By Kaydee Donohoo
Yes, you read the headline correctly. This is a piece on how I kept my New Year’s resolution last year, 2015 for an entire year. This is not about new resolutions, because somehow it’s almost February and a lot of what we wanted to do differently for 2016 has already slipped out of our hands like kite strings.
So how did I keep a resolution for an entire year? You might have heard that goals must be specific and measurable and all of that. Those things are usually true, but I’m hoping my story will add to the picture of what a successful goal can look like.
There are goals we construct through a thought process, maybe to floss three times a week, because you felt that’s something you should be doing. But other goals seem to be made for us, because we can’t help but want them. These are the big goals like being a singer, or a CEO, or having your own cooking show.
Mine is to have a fictional novel published. These goals seem to be meant for the abstract future, but my New Year’s resolution was to change that.
It all boils down to time. We waste time, and have limited time. Now no one can make a goal to never waste time, and I by no means wanted to. That said, after my 2014 Christmas I thought of how my time was running out. All of our time, even if it seems to be moving slowly, is running out. That is because time is passing.
Here I was, like all of us around New Year’s, keenly aware of how fast time goes. I knew that in no time at all it was going to be the next New Year’s. Time was going to move forward whether I allowed it to or not. I might as well use it, and ride along with it, to end up on the other side of the year with something worthwhile.
A lot of us can create or do worthwhile things, but we just need the time to do them. There were 8,760 hours in 2015, and I only took 183.5 of them to work on a novel by simply telling myself: half an hour a day.
By the end of the year, I was (as I am now) working on my third draft of a 42,000 word novel. It is anywhere close to being publishable? Probably not. Novels are hard to write. What thought scares and amazes me, though, is that if I hadn’t had this plan I could have very easily had nothing at all at the end of 2015.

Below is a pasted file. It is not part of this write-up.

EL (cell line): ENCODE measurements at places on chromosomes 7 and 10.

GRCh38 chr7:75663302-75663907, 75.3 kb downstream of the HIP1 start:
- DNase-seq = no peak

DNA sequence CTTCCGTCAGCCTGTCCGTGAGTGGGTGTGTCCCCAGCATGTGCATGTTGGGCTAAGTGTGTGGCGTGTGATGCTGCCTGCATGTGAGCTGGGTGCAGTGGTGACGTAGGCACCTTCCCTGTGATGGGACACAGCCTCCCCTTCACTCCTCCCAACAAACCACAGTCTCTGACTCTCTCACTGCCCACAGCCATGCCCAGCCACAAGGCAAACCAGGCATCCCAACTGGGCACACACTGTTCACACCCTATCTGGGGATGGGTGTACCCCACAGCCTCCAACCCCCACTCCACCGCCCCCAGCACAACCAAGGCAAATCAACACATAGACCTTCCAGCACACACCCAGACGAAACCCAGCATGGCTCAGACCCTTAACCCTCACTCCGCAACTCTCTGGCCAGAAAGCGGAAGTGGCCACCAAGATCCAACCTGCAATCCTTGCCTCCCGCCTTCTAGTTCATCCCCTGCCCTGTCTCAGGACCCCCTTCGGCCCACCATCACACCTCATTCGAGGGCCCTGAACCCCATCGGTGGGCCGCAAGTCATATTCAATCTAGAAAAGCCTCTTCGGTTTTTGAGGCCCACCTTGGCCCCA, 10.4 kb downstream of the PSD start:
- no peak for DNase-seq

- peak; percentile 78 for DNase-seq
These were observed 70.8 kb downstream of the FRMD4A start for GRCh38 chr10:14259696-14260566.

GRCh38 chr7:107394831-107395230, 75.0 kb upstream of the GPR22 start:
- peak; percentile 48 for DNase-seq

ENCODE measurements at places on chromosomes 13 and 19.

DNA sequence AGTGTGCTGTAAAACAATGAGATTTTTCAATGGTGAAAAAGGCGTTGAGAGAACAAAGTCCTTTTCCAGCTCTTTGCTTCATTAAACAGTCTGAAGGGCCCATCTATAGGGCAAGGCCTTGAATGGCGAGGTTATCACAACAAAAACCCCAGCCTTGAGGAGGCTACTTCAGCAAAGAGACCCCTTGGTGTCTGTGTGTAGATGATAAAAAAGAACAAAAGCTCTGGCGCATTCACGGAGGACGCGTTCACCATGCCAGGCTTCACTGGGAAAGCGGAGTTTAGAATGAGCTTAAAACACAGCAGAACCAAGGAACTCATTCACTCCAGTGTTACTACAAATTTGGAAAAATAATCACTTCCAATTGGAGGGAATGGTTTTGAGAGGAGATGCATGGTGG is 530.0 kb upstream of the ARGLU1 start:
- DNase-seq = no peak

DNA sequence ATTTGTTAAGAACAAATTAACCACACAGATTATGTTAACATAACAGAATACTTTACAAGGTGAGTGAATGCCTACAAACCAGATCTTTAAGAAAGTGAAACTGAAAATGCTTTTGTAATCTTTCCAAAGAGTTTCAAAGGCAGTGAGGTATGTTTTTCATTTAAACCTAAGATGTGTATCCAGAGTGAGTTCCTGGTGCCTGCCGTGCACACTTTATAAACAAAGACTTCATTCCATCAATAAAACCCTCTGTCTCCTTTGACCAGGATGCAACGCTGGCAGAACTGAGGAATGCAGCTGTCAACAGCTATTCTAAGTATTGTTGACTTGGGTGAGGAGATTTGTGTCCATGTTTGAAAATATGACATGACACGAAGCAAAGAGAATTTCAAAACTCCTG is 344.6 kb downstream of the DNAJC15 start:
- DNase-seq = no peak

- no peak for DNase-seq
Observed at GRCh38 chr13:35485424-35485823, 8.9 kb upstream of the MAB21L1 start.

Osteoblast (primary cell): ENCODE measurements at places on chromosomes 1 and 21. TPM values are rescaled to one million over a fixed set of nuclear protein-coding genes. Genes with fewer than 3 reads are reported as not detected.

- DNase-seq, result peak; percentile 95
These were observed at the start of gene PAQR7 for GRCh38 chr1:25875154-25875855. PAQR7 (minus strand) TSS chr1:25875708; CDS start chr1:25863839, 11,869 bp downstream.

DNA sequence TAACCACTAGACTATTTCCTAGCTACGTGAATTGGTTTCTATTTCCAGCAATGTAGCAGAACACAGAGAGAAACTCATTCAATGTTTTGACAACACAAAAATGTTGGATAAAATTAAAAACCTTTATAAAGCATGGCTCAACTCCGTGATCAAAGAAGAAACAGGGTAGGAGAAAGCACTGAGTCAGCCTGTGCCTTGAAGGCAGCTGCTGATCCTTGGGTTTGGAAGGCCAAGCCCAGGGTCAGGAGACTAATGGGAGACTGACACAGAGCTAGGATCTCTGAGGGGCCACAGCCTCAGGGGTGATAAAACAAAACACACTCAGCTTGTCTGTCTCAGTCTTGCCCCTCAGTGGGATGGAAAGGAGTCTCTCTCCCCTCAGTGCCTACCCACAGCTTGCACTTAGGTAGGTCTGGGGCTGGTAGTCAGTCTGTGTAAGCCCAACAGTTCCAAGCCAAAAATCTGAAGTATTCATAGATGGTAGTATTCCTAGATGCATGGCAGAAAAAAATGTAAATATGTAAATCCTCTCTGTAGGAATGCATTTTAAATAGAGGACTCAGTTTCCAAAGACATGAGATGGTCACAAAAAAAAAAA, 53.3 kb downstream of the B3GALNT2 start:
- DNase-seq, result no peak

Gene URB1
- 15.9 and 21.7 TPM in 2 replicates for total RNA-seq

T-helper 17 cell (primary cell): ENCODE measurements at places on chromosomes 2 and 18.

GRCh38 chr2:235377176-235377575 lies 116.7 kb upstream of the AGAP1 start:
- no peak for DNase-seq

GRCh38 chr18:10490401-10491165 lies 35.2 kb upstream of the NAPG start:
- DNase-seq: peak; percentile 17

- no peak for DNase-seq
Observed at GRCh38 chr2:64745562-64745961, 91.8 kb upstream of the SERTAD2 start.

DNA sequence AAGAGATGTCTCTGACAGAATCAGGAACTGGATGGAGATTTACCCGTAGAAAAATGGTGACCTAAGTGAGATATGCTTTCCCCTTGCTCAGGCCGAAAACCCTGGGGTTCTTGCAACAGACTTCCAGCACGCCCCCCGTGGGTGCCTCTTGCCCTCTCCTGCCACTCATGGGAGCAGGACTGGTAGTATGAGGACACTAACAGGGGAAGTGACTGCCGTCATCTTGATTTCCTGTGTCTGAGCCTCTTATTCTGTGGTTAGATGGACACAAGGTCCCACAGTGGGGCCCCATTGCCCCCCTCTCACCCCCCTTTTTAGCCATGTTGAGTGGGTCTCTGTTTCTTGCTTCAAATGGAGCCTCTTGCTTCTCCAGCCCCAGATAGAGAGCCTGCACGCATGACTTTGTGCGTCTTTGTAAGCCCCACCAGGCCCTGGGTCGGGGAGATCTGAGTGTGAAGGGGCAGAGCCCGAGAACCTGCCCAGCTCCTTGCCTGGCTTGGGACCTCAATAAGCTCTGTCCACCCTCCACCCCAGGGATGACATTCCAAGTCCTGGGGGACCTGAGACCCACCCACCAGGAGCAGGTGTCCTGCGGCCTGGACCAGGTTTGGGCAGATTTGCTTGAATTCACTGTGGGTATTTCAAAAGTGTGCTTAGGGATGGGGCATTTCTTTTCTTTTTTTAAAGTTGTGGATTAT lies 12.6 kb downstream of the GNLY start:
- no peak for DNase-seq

Because I stuck to my goal I have a big, fat, beginning of something without feeling like I lost any time at all. It wasn’t painful or noticeable to “lose” that half hour each day. (We all waste half hours on things anyway without even realizing it.) I enjoyed my time with my book. It frustrated me at times, but it’s something I love to do.
Other than wanting to take advantage of passing time, I was also successful because I let myself mess up. If I was busier than expected I would let midnight slip by without working on my novel. I would simply keep track of this with a simple, cute little frownie face in my planner, dorm chalkboard, or, as my friends have noticed, on my arm.
I’ve had up to ten frowny faces at a time, and I’ve made-up the time for all of them because I trusted myself to. I didn’t let mistakes keep me from wanting to stick to the resolution unlike so many of my other goals.
While we hear that goals should be specific in general, I think this one helped me by being vague. “Working on my novel for half an hour a day” could mean a lot of things. I let it mean a lot of things. It could mean the actual process of typing, planning what I’d like to type with a pencil, internet searches for character names, internet searches for necessary background information, writing character profiles, rereading what I’ve written, editing, taking notes for what to edit later, and of course staring at the screen, because that’s a necessary step.
Working on my novel, however, did not mean that I could jot down ideas for sequels, wait for microwave popcorn, check Instagram, or be far from the computer screen. This list was just as important. Deciding what not to do is sometimes key for conquering procrastination in general.
So I challenge you. Sure, it’s too late for 2016 New Year’s, but you can consider it a February resolution if needed. Think of your far future “unreachable right now” goals. Dreams can stay “unreachable” forever if you never start to work on them. I didn’t write 42,000 words in one day. I just had to let myself take small steps that would look like bigger steps collectively.
We view successful people through their finished products. But I can bet you that every one of those success stories were just a bunch of small steps added together over time. When you think of it this way, there is nothing separating you from having the accomplishments of the best version of yourself. There is nothing separating you except for time, and that’s pushing you forward anyway. You might as well invest some of that time as it pushes you.